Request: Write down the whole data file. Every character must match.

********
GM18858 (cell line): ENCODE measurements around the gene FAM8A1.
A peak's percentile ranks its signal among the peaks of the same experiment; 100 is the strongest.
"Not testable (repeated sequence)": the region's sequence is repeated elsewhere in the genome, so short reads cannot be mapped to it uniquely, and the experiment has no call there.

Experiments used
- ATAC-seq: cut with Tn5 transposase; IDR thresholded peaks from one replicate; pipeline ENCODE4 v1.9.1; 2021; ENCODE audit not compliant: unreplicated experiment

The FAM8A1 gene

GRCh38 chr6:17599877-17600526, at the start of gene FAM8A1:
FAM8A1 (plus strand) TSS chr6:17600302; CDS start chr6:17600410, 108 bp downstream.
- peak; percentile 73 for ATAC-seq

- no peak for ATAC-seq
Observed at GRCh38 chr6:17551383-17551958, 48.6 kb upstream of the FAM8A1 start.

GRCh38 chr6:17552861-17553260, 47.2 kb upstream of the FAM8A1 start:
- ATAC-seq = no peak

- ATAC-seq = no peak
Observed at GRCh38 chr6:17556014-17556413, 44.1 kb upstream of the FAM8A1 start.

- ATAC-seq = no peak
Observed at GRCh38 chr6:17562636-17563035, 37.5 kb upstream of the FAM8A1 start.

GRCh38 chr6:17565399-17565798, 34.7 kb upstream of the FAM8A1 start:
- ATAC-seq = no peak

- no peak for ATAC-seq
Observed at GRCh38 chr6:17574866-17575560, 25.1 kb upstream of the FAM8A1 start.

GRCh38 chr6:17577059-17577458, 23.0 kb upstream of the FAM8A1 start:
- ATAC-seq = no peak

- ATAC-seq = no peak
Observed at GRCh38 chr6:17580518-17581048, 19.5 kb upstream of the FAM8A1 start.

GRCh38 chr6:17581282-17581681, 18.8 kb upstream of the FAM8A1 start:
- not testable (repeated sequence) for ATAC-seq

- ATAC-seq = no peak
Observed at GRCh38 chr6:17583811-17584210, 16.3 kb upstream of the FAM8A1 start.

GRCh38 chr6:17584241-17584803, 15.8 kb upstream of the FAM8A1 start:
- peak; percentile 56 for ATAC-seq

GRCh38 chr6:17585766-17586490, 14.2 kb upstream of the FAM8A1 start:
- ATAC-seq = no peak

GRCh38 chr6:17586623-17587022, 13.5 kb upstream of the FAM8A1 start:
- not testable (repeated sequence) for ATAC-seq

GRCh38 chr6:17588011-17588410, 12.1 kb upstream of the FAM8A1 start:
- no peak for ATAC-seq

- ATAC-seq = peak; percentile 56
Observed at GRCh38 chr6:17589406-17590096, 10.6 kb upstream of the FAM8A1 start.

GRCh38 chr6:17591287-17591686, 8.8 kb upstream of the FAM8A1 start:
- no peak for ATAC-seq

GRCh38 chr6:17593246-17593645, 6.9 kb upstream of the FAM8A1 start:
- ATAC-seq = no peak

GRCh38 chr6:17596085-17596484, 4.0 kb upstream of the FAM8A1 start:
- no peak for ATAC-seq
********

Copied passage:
GM18858 (cell line): ENCODE measurements around the gene FAM8A1.
A peak's percentile ranks its signal among the peaks of the same experiment; 100 is the strongest.
"Not testable (repeated sequence)": the region's sequence is repeated elsewhere in the genome, so short reads cannot be mapped to it uniquely, and the experiment has no call there.

Experiments used
- ATAC-seq: cut with Tn5 transposase; IDR thresholded peaks from one replicate; pipeline ENCODE4 v1.9.1; 2021; ENCODE audit not compliant: unreplicated experiment

The FAM8A1 gene

GRCh38 chr6:17599877-17600526, at the start of gene FAM8A1:
FAM8A1 (plus strand) TSS chr6:17600302; CDS start chr6:17600410, 108 bp downstream.
- peak; percentile 73 for ATAC-seq

- no peak for ATAC-seq
Observed at GRCh38 chr6:17551383-17551958, 48.6 kb upstream of the FAM8A1 start.

GRCh38 chr6:17552861-17553260, 47.2 kb upstream of the FAM8A1 start:
- ATAC-seq = no peak

- ATAC-seq = no peak
Observed at GRCh38 chr6:17556014-17556413, 44.1 kb upstream of the FAM8A1 start.

- ATAC-seq = no peak
Observed at GRCh38 chr6:17562636-17563035, 37.5 kb upstream of the FAM8A1 start.

GRCh38 chr6:17565399-17565798, 34.7 kb upstream of the FAM8A1 start:
- ATAC-seq = no peak

- no peak for ATAC-seq
Observed at GRCh38 chr6:17574866-17575560, 25.1 kb upstream of the FAM8A1 start.

GRCh38 chr6:17577059-17577458, 23.0 kb upstream of the FAM8A1 start:
- ATAC-seq = no peak

- ATAC-seq = no peak
Observed at GRCh38 chr6:17580518-17581048, 19.5 kb upstream of the FAM8A1 start.

GRCh38 chr6:17581282-17581681, 18.8 kb upstream of the FAM8A1 start:
- not testable (repeated sequence) for ATAC-seq

- ATAC-seq = no peak
Observed at GRCh38 chr6:17583811-17584210, 16.3 kb upstream of the FAM8A1 start.

GRCh38 chr6:17584241-17584803, 15.8 kb upstream of the FAM8A1 start:
- peak; percentile 56 for ATAC-seq

GRCh38 chr6:17585766-17586490, 14.2 kb upstream of the FAM8A1 start:
- ATAC-seq = no peak

GRCh38 chr6:17586623-17587022, 13.5 kb upstream of the FAM8A1 start:
- not testable (repeated sequence) for ATAC-seq

GRCh38 chr6:17588011-17588410, 12.1 kb upstream of the FAM8A1 start:
- no peak for ATAC-seq

- ATAC-seq = peak; percentile 56
Observed at GRCh38 chr6:17589406-17590096, 10.6 kb upstream of the FAM8A1 start.

GRCh38 chr6:17591287-17591686, 8.8 kb upstream of the FAM8A1 start:
- no peak for ATAC-seq

GRCh38 chr6:17593246-17593645, 6.9 kb upstream of the FAM8A1 start:
- ATAC-seq = no peak

GRCh38 chr6:17596085-17596484, 4.0 kb upstream of the FAM8A1 start:
- no peak for ATAC-seq